The “peep hole”* has now become common, if not de rigueur in concert halls throughout the world and all the result of the inventively astute Roger Englander and his remarkable collaboration with a stimulating and exciting conductor who had enough pizzazz to drive sounds out of the Philharmonic and keep kids discovering music and an audience at home watching in a way that made them feel they were immersed in that world.

I’m so proud of Roger.

I’m so proud that he’s our friend.  I congratulate him as one of the unsung heroes who helps make the world a better place.

* The Roger Englander “peep hole” and plaque was initiated by a grant from Myrna and Freddie Gershon.


Click here to see the blog at the Huffington Post site.

Freddie’s 21st Huffington Post blog

March 23rd, 2012

In this, his 21st blog for the Huffington Post, entitled: “And the Tony Honors for Excellence in the Theater Goes To… “, Freddie explains the genesis and the significance of the Tony Honor he will receive June 9th, the night before the 2012 Tony Awards ceremony. (Tony Honors are given annually for theater accomplishments not eligible in established Tony Award categories.)

See link below for the Huff Post blog and see Freddie’s post below this one here for more about the honor and the reasons for it, including links to other coverage. If you feel like it, leave a comment at Huff Post … or here … or both!

Click here to see the blog at the Huffington Post site.

Freddie Awarded One of Three 2012 Tony Honors

March 16th, 2012

Webmaster’s Note: Tony Honors were established in 1990 and are awarded annually to institutions, individuals and/or organizations that have demonstrated extraordinary achievement and excellence in theater, but are not eligible in any of the established Tony Award categories.

Freddie was honored for creating the Broadway Junior Collection of Music Theater International, his licensing agency. Broadway Junior provides 30- and 60-minute versions of Broadway musicals for elementary and middle schools to produce. (Freddie’s fellow honorees are: Artie Siccardi, a production supervisor since 1977 with over 200 Broadway show to his credit; and TDF Open Doors, a program that introduces New York City public high school students to theatre through mentorships with theatre professionals.)


I’m appreciative of the recognition by the theatre community and my colleagues and feel honored and humbled at the same time. However, it is impossible to create something new without the collaboration of many people with different talents. The same is true when a musical has to be transformed three dimensionally for its actual performance. In developing the MTI Broadway Junior Collection of musicals, I am blessed with the MTI family of talents who have served as my collaborators in helping to implement it, along with young incubation companies that evolved from MTI and have continued to re-conceive the student materials with invaluable feedback and are indispensable collegial collaborators.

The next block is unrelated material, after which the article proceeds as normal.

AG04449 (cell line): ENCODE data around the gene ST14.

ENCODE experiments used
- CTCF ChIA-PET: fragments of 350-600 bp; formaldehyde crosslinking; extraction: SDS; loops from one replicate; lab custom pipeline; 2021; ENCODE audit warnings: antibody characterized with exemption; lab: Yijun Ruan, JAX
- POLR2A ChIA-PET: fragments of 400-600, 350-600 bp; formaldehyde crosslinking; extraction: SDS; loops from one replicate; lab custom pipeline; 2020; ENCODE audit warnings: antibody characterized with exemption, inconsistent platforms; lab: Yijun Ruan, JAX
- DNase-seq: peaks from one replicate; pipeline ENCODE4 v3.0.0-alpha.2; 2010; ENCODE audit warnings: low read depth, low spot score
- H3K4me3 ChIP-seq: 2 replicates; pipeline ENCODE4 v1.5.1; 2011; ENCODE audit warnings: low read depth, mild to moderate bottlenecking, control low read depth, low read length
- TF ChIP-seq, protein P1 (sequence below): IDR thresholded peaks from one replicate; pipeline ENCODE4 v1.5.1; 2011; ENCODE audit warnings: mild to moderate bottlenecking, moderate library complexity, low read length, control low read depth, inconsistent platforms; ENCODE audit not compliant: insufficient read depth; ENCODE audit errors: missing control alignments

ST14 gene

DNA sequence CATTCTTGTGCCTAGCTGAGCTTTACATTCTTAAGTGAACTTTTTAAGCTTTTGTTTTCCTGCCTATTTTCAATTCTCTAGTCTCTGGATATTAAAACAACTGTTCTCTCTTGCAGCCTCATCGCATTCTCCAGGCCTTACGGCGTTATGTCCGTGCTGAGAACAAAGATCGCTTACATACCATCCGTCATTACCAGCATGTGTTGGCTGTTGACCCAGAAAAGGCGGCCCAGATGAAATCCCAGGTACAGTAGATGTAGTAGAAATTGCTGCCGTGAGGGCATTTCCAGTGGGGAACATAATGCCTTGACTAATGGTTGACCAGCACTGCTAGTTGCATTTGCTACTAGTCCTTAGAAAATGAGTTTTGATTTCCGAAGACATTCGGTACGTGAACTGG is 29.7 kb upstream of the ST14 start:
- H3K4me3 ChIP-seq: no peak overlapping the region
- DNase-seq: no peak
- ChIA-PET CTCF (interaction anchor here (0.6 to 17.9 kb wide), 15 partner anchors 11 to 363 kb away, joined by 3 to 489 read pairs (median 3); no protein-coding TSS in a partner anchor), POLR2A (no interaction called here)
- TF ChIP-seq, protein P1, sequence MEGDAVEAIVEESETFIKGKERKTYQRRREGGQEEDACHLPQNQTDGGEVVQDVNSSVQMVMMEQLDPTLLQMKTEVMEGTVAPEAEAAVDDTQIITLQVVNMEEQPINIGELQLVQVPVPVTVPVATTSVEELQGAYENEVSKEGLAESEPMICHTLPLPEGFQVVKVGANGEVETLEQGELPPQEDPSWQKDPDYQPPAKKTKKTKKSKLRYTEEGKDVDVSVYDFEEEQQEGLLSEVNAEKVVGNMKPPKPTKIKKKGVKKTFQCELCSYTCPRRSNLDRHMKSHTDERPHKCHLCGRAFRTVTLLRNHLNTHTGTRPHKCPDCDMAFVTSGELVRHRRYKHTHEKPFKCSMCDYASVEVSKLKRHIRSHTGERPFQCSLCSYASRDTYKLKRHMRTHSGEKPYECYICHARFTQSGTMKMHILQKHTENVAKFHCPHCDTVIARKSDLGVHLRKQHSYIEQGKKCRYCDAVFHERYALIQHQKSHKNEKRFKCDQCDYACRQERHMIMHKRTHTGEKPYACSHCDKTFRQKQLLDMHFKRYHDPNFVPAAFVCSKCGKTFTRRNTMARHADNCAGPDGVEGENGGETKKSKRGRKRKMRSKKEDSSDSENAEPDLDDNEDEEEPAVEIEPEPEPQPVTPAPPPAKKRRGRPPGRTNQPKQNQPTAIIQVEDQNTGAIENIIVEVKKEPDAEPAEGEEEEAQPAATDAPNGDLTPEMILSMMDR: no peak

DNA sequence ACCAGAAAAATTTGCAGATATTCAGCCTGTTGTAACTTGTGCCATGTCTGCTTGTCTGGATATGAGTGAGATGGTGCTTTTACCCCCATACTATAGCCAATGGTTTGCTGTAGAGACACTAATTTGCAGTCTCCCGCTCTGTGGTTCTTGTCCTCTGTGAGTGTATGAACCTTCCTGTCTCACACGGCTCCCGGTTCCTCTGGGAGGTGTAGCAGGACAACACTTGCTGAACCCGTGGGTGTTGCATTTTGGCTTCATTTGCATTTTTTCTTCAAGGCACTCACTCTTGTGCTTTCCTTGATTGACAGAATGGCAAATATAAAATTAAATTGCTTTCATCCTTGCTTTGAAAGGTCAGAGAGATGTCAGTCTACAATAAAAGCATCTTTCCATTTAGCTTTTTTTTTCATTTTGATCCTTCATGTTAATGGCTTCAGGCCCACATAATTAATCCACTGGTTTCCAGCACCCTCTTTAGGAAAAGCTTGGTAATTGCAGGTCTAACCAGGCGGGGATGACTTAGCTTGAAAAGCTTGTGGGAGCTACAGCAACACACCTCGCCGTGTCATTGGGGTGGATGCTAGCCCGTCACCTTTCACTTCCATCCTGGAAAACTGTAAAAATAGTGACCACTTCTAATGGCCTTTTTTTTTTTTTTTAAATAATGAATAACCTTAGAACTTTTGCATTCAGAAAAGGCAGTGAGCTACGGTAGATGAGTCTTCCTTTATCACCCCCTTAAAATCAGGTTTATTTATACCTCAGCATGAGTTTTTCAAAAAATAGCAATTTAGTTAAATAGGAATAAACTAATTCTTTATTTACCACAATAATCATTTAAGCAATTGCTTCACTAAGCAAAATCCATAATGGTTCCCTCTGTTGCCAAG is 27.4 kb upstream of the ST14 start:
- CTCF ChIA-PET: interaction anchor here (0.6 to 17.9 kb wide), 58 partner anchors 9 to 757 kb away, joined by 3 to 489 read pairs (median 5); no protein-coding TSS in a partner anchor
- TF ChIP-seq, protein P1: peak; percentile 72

MTI’s Broadway Junior Collection is an answer to a challenge presented to me by Arthur Laurents and Stephen Sondheim. They identified with visionary prescience the contracting world of young people in the audience and the general lack of opportunity for exposure to the arts and musical theatre in particular. The challenge was to engage kids and let them discover the magic of theatre for themselves, so that it stays vibrant and robust for multiple generations by being insinuated into the culture of our country.

The Broadway Junior Collection that resulted changed the world for the better and enhances young people’s lives by encouraging them to become better citizens and ultimately more well-rounded, happily walking away from the musical theatre experience with at least three critical elements:

  • The first is tasting the magic of music, dance, theatre by putting on a show that is a composite of several arts as well as theater crafts which produce joy, fun and the excitement of immersing oneself in the world of imagination.
  • The second is stimulating that part of the brain that allows for them to dream, open their minds and perhaps develop a love for this art form as participants or audience members and utilize those visions and dreams in different fields of their choosing as they mature and grow with a fresh willingness to dream and imagine in math, medicine, digital worlds or any field for which they have passion and inclination.
  • Lastly, it is a lesson in how life works and serves as a microcosm of an interactive civilized society where different people perform different roles in a collaborative fashion for a common goal and finding emotional rewards, personal bonding, and unique satisfaction and delight along the way.

Knowing that the MTI Broadway Junior Collection has been embraced by so many and that they learn through experiencing is most gratifying to me. The recognition of a Tony is a validating “cherry on top.” I am grateful to Arthur and Steve for ‘tweaking’ me…and to the many people who then gave of themselves (and continue to give) to make this new approach to arts and education an American institution that I believe has implications far beyond the arts.



Click here to see Freddie’s favorite congratulations on his honor… from a five-time Tony Award winner.

Click here to see a video of Freddie discussing the genesis of Broadway Junior.

To read the announcement from the Tony Awards Committee and coverage by other media outlets …

Click here for Tony Awards.

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Click here for New York Times.